In February 2007, Rev. Nicholas Katinas -- described by The Dallas Morning News as "the longtime, beloved pastor of Holy Trinity Greek Orthodox Church in North Dallas" -- was suspended from the church because of allegations he'd sexually abused minors. At 1:30 today, one of those allegations will become yet another lawsuit -- only this one's not in Dallas, but in Illinois, where Katinas had been a pastor until his move here in 1978. The suit comes 13 days before a trial is scheduled to begin in Dallas involving two other sexual abuse allegations brought against Katinas in Dallas federal court last year.
The suit -- one of many brought against "Father Nick" in recent years -- was filed by three attorneys, including Dallas-based Tahira Khan Merritt, who's representing five plaintiffs in U.S. District Court in Dallas. Also filing the suit is the Survivors Network of those Abused by Priests on behalf of an alleged abuse victim identified only as a man "now in his 40s and living in the Midwest." The suit alleges that the abuse happened in the late 1970s, when he was a "a then teenaged altar boy [who] was repeatedly sexually assaulted by Rev. Nicholas E. Katinas at Assumption Greek Orthodox Church in Olympia Fields, IL."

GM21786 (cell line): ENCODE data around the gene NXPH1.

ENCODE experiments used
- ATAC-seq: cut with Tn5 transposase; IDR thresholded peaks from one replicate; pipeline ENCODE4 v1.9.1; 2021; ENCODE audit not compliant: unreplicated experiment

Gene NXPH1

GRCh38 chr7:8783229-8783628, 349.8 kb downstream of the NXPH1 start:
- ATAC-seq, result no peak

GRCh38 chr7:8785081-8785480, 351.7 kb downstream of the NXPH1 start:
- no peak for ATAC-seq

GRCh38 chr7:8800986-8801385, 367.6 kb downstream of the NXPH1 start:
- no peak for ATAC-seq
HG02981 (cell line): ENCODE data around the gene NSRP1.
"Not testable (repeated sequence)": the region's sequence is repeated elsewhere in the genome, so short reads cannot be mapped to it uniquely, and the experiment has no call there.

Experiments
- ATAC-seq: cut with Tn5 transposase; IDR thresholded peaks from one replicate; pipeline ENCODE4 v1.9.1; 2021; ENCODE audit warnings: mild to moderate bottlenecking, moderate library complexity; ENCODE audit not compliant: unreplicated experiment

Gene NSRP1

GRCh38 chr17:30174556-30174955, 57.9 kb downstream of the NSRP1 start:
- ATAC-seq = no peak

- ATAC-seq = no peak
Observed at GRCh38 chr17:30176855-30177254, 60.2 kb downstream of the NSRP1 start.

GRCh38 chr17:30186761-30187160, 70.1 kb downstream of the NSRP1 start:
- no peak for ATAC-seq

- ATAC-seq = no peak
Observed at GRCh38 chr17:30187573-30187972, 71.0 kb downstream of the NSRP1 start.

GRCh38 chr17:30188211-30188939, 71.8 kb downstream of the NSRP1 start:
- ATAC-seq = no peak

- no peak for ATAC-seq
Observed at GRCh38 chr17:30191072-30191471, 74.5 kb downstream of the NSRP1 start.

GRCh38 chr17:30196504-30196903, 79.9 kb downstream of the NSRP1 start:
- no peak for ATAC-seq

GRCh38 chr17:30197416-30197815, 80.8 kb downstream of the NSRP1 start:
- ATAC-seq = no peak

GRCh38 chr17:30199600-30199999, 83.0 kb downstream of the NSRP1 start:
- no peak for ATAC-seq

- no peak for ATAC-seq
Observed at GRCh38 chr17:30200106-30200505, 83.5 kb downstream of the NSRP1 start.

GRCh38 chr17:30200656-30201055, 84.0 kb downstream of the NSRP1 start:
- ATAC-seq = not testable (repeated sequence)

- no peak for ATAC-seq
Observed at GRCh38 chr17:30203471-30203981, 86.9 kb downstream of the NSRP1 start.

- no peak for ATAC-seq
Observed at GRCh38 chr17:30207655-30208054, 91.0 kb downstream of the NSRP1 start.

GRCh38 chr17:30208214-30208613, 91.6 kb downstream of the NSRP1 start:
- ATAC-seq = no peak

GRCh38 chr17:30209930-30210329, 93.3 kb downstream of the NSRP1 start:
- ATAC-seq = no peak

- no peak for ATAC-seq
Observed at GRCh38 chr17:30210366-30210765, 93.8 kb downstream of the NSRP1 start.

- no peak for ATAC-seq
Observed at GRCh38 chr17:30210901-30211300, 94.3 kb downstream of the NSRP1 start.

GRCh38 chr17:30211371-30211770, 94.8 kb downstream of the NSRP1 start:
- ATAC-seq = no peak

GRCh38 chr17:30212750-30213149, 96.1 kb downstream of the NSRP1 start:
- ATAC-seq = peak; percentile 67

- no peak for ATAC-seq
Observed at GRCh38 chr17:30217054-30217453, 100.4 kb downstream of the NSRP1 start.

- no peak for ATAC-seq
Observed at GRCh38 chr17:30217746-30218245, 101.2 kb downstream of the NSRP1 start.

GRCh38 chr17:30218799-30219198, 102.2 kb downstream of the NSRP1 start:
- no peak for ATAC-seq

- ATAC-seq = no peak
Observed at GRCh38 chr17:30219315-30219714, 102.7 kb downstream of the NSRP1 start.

The lawsuit also alleges that the church's parish council president "had personally observed at least four suspicious incidents suggestive of pedophilia involving Katinas." The release says Katinas is out of the country; last year, The News noted he'd gone to Greece to visit family.
We Believe Local Journalism is Critical to the Life of a City
Engaging with our readers is essential to the Observer's mission. Make a financial contribution or sign up for a newsletter, and help us keep telling Dallas's stories with no paywalls.
Support Our Journalism
In those Dallas cases, late last week Merritt filed on behalf of two of her clients -- identified only as John Doe I and John Doe II -- lengthy responses to the Greek Orthodox Archdiocese of America's request for summary judgment. The archdiocese alleges that the cases were brought past the statute of limitations. --Robert Wilonsky